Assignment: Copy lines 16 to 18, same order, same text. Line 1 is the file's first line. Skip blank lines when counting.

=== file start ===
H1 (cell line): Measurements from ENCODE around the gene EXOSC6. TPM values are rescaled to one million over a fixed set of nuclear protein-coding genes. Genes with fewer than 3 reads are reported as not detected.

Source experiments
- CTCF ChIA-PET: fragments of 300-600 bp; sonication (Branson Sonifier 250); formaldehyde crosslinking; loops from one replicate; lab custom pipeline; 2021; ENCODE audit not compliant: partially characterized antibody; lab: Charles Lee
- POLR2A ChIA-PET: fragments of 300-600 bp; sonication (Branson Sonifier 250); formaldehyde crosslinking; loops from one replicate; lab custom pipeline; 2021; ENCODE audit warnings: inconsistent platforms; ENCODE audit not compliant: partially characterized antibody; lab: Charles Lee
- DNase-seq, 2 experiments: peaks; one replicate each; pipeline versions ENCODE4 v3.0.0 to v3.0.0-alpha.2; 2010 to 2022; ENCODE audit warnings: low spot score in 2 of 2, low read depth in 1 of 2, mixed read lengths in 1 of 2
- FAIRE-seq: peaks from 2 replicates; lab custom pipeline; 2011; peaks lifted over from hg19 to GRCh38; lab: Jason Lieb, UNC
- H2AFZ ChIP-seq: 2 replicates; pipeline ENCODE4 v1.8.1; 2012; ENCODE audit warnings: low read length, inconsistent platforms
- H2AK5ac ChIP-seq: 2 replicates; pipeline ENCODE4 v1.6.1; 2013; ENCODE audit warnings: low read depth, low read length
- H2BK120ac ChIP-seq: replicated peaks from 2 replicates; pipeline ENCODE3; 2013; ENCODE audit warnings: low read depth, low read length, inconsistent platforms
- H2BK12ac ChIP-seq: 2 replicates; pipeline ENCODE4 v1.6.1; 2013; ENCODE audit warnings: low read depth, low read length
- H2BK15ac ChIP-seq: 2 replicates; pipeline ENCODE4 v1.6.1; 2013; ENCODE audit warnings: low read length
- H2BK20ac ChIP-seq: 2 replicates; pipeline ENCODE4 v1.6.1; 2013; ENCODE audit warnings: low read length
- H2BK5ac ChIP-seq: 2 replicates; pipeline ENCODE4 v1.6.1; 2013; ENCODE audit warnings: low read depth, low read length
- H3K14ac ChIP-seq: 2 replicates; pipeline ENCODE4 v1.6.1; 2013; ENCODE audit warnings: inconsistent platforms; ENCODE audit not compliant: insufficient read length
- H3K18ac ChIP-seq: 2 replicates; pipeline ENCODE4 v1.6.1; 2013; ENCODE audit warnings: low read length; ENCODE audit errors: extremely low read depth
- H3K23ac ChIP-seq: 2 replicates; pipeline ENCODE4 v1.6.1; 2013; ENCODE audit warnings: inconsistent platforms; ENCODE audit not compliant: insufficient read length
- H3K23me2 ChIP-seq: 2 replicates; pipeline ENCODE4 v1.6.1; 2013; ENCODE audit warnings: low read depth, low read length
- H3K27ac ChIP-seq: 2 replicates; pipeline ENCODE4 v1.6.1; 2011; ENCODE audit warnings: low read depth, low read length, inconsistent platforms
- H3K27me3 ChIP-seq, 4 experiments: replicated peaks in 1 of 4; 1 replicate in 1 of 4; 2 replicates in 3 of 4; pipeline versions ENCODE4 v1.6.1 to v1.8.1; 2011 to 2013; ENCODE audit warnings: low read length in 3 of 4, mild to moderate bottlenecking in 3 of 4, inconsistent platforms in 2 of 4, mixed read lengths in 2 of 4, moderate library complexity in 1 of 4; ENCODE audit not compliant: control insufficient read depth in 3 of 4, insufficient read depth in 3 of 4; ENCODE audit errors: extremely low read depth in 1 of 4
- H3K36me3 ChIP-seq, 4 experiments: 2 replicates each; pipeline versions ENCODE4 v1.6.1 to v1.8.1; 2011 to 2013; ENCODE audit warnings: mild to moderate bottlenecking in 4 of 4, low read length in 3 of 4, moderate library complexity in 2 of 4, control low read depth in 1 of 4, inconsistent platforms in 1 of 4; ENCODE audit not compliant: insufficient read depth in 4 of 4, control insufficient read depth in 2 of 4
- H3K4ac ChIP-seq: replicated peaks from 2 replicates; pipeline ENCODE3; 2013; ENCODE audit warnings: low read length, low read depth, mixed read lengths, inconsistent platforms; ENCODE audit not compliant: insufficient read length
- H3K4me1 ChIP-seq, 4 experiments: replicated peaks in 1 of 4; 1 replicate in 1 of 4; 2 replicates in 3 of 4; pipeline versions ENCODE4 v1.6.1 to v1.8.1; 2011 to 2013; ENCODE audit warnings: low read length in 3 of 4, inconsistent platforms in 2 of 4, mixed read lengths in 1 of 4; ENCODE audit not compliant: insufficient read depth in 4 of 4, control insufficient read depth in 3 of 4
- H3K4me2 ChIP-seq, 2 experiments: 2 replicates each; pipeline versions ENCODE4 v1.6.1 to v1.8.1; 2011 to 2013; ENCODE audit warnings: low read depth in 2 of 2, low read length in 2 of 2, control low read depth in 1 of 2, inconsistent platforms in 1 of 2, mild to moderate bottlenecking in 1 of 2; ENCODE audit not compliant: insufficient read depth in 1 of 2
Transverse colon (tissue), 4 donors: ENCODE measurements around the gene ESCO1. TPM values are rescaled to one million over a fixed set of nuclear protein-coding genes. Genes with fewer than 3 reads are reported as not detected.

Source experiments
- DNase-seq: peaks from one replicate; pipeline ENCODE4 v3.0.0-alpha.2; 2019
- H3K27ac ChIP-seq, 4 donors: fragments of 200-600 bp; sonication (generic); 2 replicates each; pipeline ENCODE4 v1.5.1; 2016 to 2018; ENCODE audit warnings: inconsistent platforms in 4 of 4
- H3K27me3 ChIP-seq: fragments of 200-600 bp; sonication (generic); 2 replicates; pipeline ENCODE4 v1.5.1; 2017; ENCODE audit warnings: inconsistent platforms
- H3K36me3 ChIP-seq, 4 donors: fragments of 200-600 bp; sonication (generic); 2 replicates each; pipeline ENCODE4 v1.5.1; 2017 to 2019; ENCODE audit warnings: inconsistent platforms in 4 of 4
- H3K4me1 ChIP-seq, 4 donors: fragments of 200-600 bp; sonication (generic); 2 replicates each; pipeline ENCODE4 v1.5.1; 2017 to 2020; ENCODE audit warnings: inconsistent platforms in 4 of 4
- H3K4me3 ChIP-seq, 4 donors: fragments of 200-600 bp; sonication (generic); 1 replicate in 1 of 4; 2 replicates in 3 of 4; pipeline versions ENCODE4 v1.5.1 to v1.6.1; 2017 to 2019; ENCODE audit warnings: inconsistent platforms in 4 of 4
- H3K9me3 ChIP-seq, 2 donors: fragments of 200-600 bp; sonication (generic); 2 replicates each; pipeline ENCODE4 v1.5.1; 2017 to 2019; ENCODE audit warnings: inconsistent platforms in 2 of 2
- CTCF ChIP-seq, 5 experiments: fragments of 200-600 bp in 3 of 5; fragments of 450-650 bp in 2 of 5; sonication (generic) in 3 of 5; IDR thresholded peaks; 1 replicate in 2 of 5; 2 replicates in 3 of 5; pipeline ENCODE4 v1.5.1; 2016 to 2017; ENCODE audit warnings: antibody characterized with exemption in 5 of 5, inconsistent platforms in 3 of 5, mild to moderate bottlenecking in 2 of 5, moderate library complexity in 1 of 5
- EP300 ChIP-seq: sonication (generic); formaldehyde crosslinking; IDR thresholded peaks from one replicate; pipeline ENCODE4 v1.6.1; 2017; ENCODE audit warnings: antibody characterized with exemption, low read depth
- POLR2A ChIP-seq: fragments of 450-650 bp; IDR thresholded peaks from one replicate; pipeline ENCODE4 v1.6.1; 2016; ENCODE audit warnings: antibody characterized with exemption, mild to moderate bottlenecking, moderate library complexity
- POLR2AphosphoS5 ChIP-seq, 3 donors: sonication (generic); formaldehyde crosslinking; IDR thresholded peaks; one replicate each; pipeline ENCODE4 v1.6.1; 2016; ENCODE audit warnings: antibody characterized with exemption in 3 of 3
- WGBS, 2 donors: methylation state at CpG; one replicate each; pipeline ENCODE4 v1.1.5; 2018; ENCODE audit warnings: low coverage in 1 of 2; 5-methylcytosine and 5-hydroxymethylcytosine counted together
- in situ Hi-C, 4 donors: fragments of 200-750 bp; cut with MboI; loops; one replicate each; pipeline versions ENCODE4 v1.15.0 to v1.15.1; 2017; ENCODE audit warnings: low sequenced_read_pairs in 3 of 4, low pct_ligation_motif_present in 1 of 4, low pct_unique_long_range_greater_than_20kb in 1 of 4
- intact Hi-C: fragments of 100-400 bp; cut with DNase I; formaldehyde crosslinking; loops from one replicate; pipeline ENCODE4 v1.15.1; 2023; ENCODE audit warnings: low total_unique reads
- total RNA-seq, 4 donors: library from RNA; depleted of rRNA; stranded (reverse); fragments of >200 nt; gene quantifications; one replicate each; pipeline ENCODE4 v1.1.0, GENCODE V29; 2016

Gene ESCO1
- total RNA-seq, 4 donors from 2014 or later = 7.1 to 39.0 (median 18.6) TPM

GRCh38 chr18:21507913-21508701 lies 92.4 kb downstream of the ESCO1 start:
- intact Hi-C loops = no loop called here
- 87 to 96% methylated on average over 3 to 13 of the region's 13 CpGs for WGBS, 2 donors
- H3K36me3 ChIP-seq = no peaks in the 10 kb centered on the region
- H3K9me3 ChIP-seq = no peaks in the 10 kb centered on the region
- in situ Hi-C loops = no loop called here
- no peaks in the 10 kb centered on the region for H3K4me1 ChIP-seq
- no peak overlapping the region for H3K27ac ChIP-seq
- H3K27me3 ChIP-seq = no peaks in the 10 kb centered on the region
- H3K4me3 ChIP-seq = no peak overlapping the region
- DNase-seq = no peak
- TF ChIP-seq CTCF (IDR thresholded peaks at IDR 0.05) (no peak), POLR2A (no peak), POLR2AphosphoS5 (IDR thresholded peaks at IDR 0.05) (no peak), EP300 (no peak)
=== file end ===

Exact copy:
- H3K23ac ChIP-seq: 2 replicates; pipeline ENCODE4 v1.6.1; 2013; ENCODE audit warnings: inconsistent platforms; ENCODE audit not compliant: insufficient read length
- H3K23me2 ChIP-seq: 2 replicates; pipeline ENCODE4 v1.6.1; 2013; ENCODE audit warnings: low read depth, low read length
- H3K27ac ChIP-seq: 2 replicates; pipeline ENCODE4 v1.6.1; 2011; ENCODE audit warnings: low read depth, low read length, inconsistent platforms